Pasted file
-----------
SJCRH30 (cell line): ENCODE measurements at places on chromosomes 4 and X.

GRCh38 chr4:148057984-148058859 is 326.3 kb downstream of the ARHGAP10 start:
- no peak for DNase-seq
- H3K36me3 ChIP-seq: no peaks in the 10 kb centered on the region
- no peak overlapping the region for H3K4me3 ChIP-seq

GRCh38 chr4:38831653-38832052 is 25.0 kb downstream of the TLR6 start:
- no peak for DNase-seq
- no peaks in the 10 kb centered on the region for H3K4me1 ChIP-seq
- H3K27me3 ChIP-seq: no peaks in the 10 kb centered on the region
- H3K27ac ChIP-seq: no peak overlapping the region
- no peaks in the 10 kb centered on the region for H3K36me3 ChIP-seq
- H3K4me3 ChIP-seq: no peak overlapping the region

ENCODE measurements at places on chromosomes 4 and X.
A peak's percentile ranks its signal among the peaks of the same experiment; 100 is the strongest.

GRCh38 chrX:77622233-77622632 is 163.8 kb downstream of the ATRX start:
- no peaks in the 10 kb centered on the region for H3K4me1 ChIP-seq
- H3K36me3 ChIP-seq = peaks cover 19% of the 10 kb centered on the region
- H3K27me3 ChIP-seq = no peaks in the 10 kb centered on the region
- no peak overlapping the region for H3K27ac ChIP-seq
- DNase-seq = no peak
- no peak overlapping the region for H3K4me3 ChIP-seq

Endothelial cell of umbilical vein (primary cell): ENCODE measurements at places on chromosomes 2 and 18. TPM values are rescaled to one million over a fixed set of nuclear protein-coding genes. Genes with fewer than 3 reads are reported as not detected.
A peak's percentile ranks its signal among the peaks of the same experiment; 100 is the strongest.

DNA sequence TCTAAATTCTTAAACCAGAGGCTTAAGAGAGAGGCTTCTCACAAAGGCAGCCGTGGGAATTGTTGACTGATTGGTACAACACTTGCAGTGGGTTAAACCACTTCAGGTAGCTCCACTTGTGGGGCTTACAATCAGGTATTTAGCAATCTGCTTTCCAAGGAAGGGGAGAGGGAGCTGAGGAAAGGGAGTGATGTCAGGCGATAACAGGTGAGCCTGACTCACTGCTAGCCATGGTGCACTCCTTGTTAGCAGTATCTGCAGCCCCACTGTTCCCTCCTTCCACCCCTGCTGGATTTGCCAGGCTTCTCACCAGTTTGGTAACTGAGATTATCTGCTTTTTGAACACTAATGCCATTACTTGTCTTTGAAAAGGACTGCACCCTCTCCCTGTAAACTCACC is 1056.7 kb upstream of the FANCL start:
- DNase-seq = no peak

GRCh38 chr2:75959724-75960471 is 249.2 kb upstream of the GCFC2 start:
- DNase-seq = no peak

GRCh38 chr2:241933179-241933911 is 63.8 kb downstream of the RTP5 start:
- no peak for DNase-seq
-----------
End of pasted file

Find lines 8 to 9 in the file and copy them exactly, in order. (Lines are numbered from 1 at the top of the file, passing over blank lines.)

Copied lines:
- no peaks in the 10 kb centered on the region for H3K4me1 ChIP-seq
- H3K27me3 ChIP-seq: no peaks in the 10 kb centered on the region